Most white wines don't need oak.  If you chose to barrel age whites, get a used barrel that is neutral in flavor, unless you like the oak flavor in your white wine..  But given the hassles of barrel aging and the fact that most white wines are made to be drank young, I would just go with carboys.

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1 hour ago, Ed Lada said:

Most white wines don't need oak.  If you chose to barrel age whites, get a used barrel that is neutral in flavor, unless you like the oak flavor in your white wine..  But given the hassles of barrel aging and the fact that most white wines are made to be drank young, I would just go with carboys.

I'm doing an unoaked Chardonnay from grapes of 3 Sisters winery. So, of course, no oak involved but is being processed with MLF which is rare for a white. Our winemakers mucky-mucks suggested this. I'm very fond of Fume' Blanc so that is basically Sauvignon Blanc that is oaked. I prefer it than regular Sauv. Has more character IMHO. 

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21 minutes ago, Maxx Baqustae said:

I'm doing an unoaked Chardonnay from grapes of 3 Sisters winery. So, of course, no oak involved but is being processed with MLF which is rare for a white. Our winemakers mucky-mucks suggested this. I'm very fond of Fume' Blanc so that is basically Sauvignon Blanc that is oaked. I prefer it than regular Sauv. Has more character IMHO. 

California Chardonnays undergo MLF quite often. It’s the “buttery Chardonnay” thing. I’m not a big fan as I like my whites more “crisp”. Before I knew what mlf even was, I decided I didn’t like Chardonnay, until I had a French that was crisp. It’s a taste choice. More people seem to like MLF-white wine than the alternative.

i seem to recall almost all reds go through MLF

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24 minutes ago, Raz'r said:

California Chardonnays undergo MLF quite often. It’s the “buttery Chardonnay” thing. I’m not a big fan as I like my whites more “crisp”. Before I knew what mlf even was, I decided I didn’t like Chardonnay, until I had a French that was crisp. It’s a taste choice. More people seem to like MLF-white wine than the alternative.

i seem to recall almost all reds go through MLF

I think that to avoid any unfortunate misunderstandings we should clarify that MLF is an abbreviation for Malo-Lactic Fermentation.  This means that malic acid, a common acid found in most wine grapes is converted to lactic acid, producing a creamy mouth feel to the wine, while limiting some of the acidic 'bite' in said wine.  MLF is in no way to be confused with the abbreviation MILF.  No connection, no similarities, nothing to do with women whatsoever.  Not even close.  Period.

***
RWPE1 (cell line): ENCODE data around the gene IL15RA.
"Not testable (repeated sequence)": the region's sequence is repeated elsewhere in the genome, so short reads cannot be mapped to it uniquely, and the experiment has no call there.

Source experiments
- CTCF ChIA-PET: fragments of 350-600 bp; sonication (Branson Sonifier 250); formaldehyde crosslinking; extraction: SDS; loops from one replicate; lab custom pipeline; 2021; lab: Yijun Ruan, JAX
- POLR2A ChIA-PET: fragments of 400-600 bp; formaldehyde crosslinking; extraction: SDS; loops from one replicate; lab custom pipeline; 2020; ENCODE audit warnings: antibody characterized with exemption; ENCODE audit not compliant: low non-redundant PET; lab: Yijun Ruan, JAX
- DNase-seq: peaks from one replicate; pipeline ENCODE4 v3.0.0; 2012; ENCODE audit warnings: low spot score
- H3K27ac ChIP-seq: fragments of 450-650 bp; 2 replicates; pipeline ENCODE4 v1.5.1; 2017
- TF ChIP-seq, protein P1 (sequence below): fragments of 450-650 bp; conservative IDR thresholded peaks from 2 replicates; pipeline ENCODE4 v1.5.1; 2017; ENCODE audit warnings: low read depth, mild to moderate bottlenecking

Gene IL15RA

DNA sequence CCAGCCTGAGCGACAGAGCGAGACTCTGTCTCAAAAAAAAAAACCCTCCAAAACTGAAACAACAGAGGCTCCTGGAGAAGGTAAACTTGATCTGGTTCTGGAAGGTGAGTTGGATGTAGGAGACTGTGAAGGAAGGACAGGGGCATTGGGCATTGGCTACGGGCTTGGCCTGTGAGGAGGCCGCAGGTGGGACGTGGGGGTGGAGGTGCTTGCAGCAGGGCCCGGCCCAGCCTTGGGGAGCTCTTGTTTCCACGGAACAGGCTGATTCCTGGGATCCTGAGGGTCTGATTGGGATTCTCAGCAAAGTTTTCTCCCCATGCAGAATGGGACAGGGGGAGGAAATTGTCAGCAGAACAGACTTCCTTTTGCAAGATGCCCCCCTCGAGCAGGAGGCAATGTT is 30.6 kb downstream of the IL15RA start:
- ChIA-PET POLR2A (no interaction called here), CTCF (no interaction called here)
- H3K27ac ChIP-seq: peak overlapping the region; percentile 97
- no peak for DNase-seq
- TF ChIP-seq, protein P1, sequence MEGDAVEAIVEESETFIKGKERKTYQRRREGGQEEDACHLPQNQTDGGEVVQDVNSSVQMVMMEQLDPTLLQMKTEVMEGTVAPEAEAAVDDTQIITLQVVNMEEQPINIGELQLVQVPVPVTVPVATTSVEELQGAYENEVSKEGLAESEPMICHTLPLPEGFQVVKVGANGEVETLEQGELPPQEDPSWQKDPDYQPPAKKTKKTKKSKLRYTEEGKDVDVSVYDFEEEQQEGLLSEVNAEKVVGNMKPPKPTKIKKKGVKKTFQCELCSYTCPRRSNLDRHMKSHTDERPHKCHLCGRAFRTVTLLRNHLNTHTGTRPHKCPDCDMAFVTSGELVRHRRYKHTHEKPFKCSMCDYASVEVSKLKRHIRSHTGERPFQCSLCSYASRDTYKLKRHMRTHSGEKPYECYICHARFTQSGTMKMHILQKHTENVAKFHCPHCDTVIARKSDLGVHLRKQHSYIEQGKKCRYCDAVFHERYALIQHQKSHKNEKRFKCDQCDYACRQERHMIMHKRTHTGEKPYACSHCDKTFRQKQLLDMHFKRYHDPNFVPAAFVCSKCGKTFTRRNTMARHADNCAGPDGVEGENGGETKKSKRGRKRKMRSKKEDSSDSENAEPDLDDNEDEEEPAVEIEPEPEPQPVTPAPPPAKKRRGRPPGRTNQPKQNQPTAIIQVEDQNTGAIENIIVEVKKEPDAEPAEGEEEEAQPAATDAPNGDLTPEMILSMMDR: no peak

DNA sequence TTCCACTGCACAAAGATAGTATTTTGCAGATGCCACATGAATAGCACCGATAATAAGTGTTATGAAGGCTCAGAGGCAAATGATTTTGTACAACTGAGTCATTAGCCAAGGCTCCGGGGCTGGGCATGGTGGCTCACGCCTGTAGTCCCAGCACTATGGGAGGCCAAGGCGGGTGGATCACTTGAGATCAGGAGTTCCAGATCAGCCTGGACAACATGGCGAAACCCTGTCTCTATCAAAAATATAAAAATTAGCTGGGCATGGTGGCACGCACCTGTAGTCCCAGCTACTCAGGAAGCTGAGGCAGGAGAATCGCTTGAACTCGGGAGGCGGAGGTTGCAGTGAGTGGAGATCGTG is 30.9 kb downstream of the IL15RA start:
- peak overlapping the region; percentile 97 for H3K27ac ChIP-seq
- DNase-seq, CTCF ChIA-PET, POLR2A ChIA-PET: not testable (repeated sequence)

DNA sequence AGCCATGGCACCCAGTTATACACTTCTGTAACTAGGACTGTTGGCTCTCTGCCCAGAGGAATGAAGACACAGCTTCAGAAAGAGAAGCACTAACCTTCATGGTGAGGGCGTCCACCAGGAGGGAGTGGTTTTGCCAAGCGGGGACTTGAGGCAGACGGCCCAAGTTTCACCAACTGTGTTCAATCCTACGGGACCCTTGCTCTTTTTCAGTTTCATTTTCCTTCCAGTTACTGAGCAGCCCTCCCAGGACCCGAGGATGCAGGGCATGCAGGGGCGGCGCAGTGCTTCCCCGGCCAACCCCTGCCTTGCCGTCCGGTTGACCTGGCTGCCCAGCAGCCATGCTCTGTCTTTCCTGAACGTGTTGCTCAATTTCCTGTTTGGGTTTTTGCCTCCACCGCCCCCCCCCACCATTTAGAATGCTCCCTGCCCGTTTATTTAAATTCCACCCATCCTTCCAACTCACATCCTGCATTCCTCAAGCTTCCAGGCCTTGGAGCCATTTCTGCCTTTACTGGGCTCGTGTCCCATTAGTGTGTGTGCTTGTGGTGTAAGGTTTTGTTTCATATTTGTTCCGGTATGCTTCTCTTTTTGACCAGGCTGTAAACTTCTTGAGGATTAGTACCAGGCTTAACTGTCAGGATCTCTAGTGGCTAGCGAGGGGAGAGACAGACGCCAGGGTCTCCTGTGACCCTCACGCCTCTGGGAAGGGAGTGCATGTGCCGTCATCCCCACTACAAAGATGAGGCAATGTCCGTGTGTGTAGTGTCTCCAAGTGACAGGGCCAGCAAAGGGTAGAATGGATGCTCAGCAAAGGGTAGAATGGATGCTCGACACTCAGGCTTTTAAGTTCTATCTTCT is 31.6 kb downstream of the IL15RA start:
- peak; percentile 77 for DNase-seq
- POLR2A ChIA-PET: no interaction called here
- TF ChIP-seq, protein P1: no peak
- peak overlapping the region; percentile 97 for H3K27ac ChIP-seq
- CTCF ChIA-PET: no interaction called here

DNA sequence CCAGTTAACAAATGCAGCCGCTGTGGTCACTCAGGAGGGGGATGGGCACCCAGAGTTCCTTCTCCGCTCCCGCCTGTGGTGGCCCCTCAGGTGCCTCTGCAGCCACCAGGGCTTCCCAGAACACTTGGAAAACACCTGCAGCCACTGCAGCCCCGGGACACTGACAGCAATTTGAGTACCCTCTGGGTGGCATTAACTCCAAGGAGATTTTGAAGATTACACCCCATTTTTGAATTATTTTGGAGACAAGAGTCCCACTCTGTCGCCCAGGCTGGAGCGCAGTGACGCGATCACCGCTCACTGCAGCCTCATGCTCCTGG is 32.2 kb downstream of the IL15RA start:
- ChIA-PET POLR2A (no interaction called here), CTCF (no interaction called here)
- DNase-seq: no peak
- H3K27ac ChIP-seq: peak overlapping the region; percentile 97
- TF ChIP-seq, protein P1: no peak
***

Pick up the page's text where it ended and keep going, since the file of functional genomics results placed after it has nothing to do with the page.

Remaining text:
Got that Woody (and others)?

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6 minutes ago, Ed Lada said:

I think that to avoid any unfortunate misunderstandings we should clarify that MLF is an abbreviation for Malo-Lactic Fermentation.  This means that malic acid, a common acid found in most wine grapes is converted to lactic acid, producing a creamy mouth feel to the wine, while limiting some of the acidic 'bite' in said wine.  MLF is in no way to be confused with the abbreviation MILF.  No connection, no similarities, nothing to do with women whatsoever.  Not even close.  Period.

Got that Woody (and others)?

MiLFs can be buttery...

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On 1/12/2019 at 2:48 PM, Maxx Baqustae said:

Yup. Our meetings, group crush, competitions, Xmas dinners a summer bbq. Nothing to hate. Very social and always happy events. We are doing a summer picnic at our yacht club outstation up in Howe Sound. I'll try to remember to post pics of the place.

 

Our outstation up Howe Sound when our Vinovan winemakers club will take place. No roads to speak of and no electricity except an old generator for emergencies. Cell coverage is a little iffy. 40 acres with an old orchard. BBQ's, lots of crabs to catch, walking trails etc. Perfect for a Sunday wine tasting and food!  

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18 minutes ago, Thistle3868 said:

with a creamy mouthfeel.

Well, that took a nasty turn! lol.

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My experience is that home made wine = pisse du chat 

 

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8 hours ago, Maxx Baqustae said:

Well, that took a nasty turn! lol.

That's what she said.

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8 hours ago, Maxx Baqustae said:

Our outstation up Howe Sound when our Vinovan winemakers club will take place. No roads to speak of and no electricity except an old generator for emergencies. Cell coverage is a little iffy. 40 acres with an old orchard. BBQ's, lots of crabs to catch, walking trails etc. Perfect for a Sunday wine tasting and food!